What to do During Recession? Start a New Business!
March/07/2009 About Pernsickety
Some readers of this blog at a lot of my students know that since last spring, Jim and I have been working on a new business that we plan to open sometime this spring. Last April we made a commitment to narrow the focus of our business to the product line that we like best: pet photography. We agonized over a name for several months and finally settled on Persnickety Pet Portraits. It was a relief to come to all of these decisions; you’ll understand why I said this if you work with a spouse or partner :-).
The current economic climate has not forestalled this decision; after all, we opened our first two businesses (the Annville studio and the Lancaster location) during recessions. After the struggle we experienced in opening Countryhouse in Annville, you might wonder why we forged ahead in Lancaster. Well . . . by the 1982 recession, we had learned what we needed to know about business: how to create sales, sessions and expenses forecasts for the new venture; how to minimize risk by purchasing a building with a good rental history and using only a small portion of it for our business; and how to get the attention of the market we were seeking to attract. We are following similar strategies as we scale down the Annville studio to actively market only for pet portraits, while continuing to service clients of long-standing in other product lines.
Building a new business takes more time than you might expect, so I decided to start a series of blog posts to record the the step-by-step process of creating Persnickety in the hope that some readers will find this feature to be instructive. This is the first of these posts.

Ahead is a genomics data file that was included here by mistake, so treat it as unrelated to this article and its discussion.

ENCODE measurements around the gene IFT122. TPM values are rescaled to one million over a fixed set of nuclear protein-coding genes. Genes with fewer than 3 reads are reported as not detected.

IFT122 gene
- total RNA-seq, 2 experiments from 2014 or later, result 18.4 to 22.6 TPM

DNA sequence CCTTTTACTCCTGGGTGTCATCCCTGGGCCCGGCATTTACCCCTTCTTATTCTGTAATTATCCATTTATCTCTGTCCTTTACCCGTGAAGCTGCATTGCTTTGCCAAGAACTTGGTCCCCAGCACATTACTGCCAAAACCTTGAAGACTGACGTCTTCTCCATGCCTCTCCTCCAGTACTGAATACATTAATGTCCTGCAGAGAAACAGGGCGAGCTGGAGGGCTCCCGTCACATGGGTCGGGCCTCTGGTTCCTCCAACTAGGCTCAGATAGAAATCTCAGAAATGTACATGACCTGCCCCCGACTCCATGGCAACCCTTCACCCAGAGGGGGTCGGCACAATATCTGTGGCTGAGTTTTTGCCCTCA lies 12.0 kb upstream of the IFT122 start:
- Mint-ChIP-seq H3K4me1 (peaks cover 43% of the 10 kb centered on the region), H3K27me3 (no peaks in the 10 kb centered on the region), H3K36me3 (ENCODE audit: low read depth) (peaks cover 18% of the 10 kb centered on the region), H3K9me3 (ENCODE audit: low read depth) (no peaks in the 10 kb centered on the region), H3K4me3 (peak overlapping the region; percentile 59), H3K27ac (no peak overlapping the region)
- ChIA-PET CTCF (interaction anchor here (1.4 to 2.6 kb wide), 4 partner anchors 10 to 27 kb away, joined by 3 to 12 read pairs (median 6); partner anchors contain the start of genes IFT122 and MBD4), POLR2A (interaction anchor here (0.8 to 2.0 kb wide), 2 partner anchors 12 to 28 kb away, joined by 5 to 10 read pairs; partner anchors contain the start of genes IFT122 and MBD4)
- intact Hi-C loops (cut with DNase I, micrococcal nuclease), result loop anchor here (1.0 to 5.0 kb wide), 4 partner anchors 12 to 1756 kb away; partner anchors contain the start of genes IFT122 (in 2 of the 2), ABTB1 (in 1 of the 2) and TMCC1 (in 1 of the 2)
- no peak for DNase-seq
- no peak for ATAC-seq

Among our overall goals in starting Persnickety was to minimize risk through careful planning and accurate budgeting. The planning began last April when Jim and I ran the numbers then put ourselves through the same process that Mark Weber and I teach at the two-day Marathon Strategic Plan Marketing Workshop. I’ll be writing more about our 2009 workshop schedule shortly.
So creating a business plan that is both on paper and in our heads was step one, because nothing minimizes risk and keeps you focused better than a plan.
Step two was to hire a contractor who was willing to do some exterior upgrades to the studio for a good price while he was between jobs.
Last fall, I had Marathon create a dedicated website for Persnickety. I chose one of their HTML Packages that cost only $495, and I didn’t have to do anything other than provide the photographs and copy. It did take me a long while to round up all of the images (I ordered three extra galleries to the site), but the good news was it took less than two weeks for Marathon to have the site up and running, and I was delighted with the results.
In November, we took delivery of a new sign (see top image) that incorporated the Persnickety identity but doesn’t lose the brand equity that we had achieved through Countryhouse.
The next step? Most all of our Persnickety marketing products have been designed, and they will be printed shortly. As each is finished I will present it and explain the strategy behind it, and I also will talk about the strategies that are part of our overall marketing plan to get Persnickety off the ground. I hope you will this series as much as I have enjoyed starting this new venture.